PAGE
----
13 comments

  1. [...] A Report from the LAPD Task Force (Biking in L.A.) [...]

  2. Jeff Nerdin says:

    I’m curious about bike cams. I’ve thought about mounting one on my bike to record my daily commute, not to post on YouTube, but to have a record in the event of an accident or other incident. This post seems to suggest that that would be a good idea. Do people do that? Are there good, compact, affordable options out there to use for this purpose? Do they record on a loop or do you just restart the recording whenever you’ve uneventfully filled your memory card? Do the cameras typically capture sound or are they usually just video? Thanks.

    • bikinginla says:

      That’s the reason I have a bike cam. Yes, it’s also captures stupid driver tricks, which I share online; however, the real reason I have one is to offer evidence in case I’m hit by a car or stopped by police.

      It’s common for bike riders to be blamed in the event of a collision; if there are no witnesses to contradict it, the other party will often say the rider went through a stop signal or unexpectedly swerved into traffic. Having a bike cam can offer proof of what really happened.

      There are a number of good cams out there; most reviews tend to place the GoPro Hero and Countour Roam at the top of the heap, in that order; I use the latter.

      They record to a memory card, allowing you to capture several hour of audio and video. My practice is to leave it on when I’m in traffic situations, and turn it off when I’m riding on a bike path where I’m less likely to need it. Then when I get home, I download anything I want to save and delete the video from the cam to make room for my next ride.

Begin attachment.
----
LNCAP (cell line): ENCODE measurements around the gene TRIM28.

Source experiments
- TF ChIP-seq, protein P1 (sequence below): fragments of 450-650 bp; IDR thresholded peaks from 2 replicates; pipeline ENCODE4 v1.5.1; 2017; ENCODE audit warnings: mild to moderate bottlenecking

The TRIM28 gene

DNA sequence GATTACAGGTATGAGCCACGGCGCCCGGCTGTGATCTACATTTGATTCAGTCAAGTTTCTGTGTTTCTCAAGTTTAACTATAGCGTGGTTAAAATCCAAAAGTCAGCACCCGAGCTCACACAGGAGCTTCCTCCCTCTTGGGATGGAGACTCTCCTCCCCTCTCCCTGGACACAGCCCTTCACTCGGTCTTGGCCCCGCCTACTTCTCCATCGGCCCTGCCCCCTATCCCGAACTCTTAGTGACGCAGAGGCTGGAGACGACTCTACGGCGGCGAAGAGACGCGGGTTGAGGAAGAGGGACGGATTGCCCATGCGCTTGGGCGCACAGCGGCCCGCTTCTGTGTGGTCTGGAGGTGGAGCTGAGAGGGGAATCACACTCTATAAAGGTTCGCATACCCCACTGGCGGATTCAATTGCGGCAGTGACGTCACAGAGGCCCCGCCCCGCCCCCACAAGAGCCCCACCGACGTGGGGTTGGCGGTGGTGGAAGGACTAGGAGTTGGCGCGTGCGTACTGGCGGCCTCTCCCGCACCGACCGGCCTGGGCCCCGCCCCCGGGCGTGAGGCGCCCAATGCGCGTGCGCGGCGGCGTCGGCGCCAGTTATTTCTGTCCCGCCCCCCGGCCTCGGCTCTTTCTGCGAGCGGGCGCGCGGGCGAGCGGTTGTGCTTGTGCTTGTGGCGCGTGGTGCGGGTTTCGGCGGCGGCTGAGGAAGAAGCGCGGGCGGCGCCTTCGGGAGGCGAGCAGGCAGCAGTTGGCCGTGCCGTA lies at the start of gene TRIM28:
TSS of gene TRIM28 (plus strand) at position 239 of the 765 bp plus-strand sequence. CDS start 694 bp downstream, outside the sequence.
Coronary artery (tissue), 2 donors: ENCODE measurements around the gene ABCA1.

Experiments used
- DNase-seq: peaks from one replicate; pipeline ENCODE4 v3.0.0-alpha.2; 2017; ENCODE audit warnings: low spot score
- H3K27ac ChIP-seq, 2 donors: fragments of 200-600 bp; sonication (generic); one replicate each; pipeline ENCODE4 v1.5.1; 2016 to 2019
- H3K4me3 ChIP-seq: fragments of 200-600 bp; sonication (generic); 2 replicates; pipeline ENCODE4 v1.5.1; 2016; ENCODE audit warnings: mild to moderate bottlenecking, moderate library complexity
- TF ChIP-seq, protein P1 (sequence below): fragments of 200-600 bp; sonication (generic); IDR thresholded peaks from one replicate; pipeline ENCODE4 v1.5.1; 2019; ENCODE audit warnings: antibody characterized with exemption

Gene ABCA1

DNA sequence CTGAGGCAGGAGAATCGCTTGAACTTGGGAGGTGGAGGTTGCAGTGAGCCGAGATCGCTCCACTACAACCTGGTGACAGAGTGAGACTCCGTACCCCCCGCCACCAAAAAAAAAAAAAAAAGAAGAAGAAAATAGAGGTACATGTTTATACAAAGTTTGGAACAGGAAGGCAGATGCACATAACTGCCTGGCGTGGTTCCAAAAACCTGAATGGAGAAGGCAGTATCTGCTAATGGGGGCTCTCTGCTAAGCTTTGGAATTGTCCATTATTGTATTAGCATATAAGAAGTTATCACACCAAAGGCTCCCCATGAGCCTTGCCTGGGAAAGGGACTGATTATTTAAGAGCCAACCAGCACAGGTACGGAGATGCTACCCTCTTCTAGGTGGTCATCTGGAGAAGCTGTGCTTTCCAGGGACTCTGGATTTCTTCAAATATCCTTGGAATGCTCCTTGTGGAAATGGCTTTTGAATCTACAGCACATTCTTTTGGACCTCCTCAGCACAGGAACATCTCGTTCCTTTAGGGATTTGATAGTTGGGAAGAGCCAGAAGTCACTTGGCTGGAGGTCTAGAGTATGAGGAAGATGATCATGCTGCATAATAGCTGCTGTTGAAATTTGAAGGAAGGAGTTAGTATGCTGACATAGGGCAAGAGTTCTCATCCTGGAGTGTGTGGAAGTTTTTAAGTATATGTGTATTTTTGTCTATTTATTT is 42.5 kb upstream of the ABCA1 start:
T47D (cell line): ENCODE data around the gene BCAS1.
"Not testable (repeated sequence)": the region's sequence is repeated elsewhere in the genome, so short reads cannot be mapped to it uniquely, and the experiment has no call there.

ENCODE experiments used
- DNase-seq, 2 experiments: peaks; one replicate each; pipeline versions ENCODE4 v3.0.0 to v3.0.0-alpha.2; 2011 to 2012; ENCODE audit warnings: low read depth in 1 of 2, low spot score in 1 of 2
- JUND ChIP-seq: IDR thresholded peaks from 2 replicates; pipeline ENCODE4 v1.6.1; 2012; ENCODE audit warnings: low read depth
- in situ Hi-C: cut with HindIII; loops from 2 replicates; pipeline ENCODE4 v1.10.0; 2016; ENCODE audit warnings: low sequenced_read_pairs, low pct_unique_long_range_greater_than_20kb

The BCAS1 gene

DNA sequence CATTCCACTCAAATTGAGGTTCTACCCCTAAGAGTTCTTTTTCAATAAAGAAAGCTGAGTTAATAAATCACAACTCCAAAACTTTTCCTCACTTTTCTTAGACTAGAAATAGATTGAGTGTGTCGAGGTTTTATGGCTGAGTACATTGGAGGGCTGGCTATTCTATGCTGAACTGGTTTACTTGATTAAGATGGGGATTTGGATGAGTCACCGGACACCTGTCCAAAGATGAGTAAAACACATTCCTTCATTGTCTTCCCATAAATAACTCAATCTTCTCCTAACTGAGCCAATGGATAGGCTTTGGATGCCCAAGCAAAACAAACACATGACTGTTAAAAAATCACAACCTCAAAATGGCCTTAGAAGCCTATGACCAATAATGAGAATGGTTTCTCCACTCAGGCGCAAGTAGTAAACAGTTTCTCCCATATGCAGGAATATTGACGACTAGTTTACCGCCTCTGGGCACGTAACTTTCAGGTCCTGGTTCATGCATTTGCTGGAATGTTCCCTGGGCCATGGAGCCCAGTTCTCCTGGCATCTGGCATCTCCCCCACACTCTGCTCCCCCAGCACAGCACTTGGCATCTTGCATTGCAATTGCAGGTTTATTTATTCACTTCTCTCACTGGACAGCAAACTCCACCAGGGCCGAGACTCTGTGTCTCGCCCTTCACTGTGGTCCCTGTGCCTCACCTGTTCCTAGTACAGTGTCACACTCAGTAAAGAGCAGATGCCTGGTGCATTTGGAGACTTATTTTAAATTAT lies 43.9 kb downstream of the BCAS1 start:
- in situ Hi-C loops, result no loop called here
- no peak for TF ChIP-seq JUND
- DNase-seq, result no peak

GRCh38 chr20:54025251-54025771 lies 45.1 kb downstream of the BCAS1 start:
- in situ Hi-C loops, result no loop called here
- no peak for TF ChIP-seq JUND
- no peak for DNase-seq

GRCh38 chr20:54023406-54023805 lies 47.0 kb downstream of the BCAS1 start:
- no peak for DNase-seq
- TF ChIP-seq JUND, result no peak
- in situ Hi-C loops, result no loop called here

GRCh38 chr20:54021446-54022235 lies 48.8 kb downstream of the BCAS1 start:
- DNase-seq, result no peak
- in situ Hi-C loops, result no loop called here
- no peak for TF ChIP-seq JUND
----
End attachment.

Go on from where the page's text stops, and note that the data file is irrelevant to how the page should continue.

• matt baume says:

      I do highly recommend the GoPro. It does a great job of documenting everything around you. I have mine running whenever I ride, and then if I get to my destination with no incidents I simply delete the last recorded video.

      Of course, even if you have footage of harassment or an accident, there’s no guarantee that police will be interested. I was hit a few months ago and brought the footage to the LAPD. I basically had to beg in order to get them to file a report — they were very resistant, saying that because I wasn’t injured it wasn’t really worth it. Even when I showed them the footage of the guy striking me with his car, they said it would just be his word against mine because video can be misleading. A very frustrating experience.

  3. Harv says:

    A bit more clarification regarding the motor bike and e-bike laws:

    There is a popular myth in the bicycling community that bikes with gas engines under 49cc do not require an operators license or registration. Not so. ANY gas engine of any size powering a bicycle requires full documentation. And not just an auto drivers license either, but a motorcycle license and insurance.